June Ulvi, 84, places one hand over her heart, tears pooling in her eyes, as she describes how she felt her late husband’s presence with her while listening to old country music the night before.
June and her husband, James (Jim) Ulvi, used to love dancing together and would often hit the dance floor with friends. Their favorite tunes were country songs and polkas.
The two had been married since 1954, and now, decades later, they were determined to keep living life to the fullest, with dreams of growing old together at the forefront of their minds.
However, those dreams took pause when Jim was diagnosed with mesothelioma — a deadly cancer — after being exposed to asbestos while working as a millwright at the Conwed Co. plant in Cloquet for over 30 years.
Suddenly, the family was hit with devastating news that his life would likely be cut very short.
“When you’re looking towards retirement, that’s no way to end … your working days,” June said. “There’s a death sentence behind it.”
The couple tried to not let Jim’s diagnosis ruin their bright visions for the future. They worked to construct a new summer home in Cromwell and made plans to live near family in Arizona throughout the winter.
June bought Jim an ATV to help him move around their family farm in Esko, and he continued to work to provide for his family.
“He had this … disease … but it didn’t stop him from functioning,” June said. “Because that’s the kind of a person he was. He was stubborn. He wasn’t going to give into it.”
The two continued to work and plan for years after the diagnosis until finally, Jim’s deteriorating health left him with no strength left to dance.
“We’d get out on the dance floor, and we’d do a couple of rounds, and he says, ‘I can’t do this anymore,’” June said. “It’s hard to give up what you like to do and know that you can’t do this anymore, and it’s never going to change.”
Jim died in Duluth on Feb. 13, 2010, at age 82, leaving behind June and their four children.
“I feel my husband was robbed,” June said. “He had many good years left, and he was so talented and hardworking.”
Jim was one of 39 former Conwed employees to be diagnosed with mesothelioma after working at the factory, with the most recent mesothelioma death occurring in 2020.
Conwed and asbestos
The Conwed Co., which has since ceased operations, used asbestos in the production of its Lo-Tone mineral board and ceiling tiles at its Cloquet plant from roughly 1959 until 1974.
Asbestos is a fire-resistant material that was largely used in production factories throughout the 1900s. It is now known as the leading cause of multiple health defects, such as lung diseases like asbestosis and mesothelioma — a cancer that can take up to 20 years to present itself and has a life expectancy of five years or less.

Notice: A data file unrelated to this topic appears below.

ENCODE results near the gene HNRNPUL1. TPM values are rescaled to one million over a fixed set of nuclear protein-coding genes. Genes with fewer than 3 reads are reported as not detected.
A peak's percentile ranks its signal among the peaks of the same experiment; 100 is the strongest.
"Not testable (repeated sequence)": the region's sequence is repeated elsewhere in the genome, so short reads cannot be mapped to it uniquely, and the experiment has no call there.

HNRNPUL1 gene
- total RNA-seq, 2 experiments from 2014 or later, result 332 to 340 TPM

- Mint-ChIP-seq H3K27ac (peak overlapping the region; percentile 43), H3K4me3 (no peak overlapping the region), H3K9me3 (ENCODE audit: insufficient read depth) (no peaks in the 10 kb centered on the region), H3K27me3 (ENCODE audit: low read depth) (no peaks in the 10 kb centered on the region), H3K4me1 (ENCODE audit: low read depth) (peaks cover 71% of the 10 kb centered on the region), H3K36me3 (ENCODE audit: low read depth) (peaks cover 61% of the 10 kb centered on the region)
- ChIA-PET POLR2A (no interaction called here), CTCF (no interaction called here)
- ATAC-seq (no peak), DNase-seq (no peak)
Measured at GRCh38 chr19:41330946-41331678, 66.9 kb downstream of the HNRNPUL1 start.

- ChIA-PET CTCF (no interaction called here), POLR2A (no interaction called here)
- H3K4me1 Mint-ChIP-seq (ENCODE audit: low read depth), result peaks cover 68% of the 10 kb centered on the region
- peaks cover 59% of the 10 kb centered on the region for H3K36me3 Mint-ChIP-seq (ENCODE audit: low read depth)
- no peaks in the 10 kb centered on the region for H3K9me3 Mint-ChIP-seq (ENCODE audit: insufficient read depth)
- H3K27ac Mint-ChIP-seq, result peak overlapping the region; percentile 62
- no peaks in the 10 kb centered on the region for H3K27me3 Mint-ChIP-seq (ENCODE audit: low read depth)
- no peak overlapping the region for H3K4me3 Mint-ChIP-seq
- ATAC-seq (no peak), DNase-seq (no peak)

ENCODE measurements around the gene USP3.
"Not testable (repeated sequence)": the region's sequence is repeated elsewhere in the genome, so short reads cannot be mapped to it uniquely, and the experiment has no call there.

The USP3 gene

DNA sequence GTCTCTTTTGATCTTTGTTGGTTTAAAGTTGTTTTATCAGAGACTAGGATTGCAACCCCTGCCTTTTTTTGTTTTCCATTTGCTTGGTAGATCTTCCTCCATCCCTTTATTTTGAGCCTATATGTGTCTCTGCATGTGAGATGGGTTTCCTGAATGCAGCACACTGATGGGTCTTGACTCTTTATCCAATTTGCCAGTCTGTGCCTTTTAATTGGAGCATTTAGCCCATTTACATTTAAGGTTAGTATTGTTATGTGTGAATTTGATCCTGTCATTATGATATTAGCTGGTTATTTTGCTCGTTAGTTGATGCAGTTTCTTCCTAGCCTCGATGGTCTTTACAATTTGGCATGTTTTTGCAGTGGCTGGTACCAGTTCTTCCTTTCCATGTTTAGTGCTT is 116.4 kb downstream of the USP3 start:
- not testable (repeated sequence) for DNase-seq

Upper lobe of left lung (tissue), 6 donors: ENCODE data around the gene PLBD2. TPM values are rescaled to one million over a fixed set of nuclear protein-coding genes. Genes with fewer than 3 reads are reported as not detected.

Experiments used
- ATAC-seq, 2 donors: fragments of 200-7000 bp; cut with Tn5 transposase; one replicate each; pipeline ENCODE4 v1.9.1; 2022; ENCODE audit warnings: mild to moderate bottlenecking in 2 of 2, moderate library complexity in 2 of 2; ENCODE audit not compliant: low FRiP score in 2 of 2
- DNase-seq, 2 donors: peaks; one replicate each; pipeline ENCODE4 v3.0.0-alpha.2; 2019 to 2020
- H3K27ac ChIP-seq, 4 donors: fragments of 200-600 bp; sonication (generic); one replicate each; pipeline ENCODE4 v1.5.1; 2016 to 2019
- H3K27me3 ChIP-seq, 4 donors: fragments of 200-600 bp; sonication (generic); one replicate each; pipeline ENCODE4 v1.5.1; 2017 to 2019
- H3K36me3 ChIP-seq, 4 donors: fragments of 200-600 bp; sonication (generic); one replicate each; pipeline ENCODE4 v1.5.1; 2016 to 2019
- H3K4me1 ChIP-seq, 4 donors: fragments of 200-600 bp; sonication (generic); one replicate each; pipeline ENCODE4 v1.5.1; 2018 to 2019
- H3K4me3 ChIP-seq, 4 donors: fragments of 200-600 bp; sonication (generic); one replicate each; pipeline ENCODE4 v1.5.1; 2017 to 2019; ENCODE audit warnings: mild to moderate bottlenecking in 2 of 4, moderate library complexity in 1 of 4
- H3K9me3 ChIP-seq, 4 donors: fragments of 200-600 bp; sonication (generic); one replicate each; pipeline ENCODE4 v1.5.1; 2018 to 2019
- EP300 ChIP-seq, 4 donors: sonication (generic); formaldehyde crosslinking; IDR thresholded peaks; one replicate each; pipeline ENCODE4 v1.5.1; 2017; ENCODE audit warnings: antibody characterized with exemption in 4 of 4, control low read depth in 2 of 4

Although Conwed officials claim that they never knowingly risked the health of their employees, court evidence shows various warnings dating back to 1959 that were given to Conwed officials regarding the potential health risks involved with asbestos production.
There are currently no records showing that Conwed issued any official warnings to their employees regarding the dangers of asbestos exposure.
Court filings also show that it is unlikely that Conwed required their employees to take any safety measures regarding asbestos, such as wearing masks during production or changing their clothes before leaving the factory. However, evidence suggests that they did have masks available in some departments.
According to Conwed’s corporate counsel, Robert Brownson, the International Paperworkers Union required the masks to be worn voluntarily. He said Conwed never intentionally jeopardized the health of its employees.
Following initial health screenings of former employees in 1986, Conwed has faced hundreds of claims from former workers and their families.
While the most recent one is headed to trial this month, typically, these cases are filed under workers compensation claims and are quietly settled outside of court.
The Ulvis received a settlement following Jim’s diagnosis, but June said it wasn’t large enough to allow Jim to retire. He would continue to work various jobs throughout his battle with cancer.
“I don’t think Conwed cared,” June said. “It was money. They cared about the production. They cared about what their manufacturing was, but they didn’t care about their employees. … It was so callous.”
She emphasized that no amount of money could bring her husband back, and nothing can right the wrong that was done to him and other Conwed employees.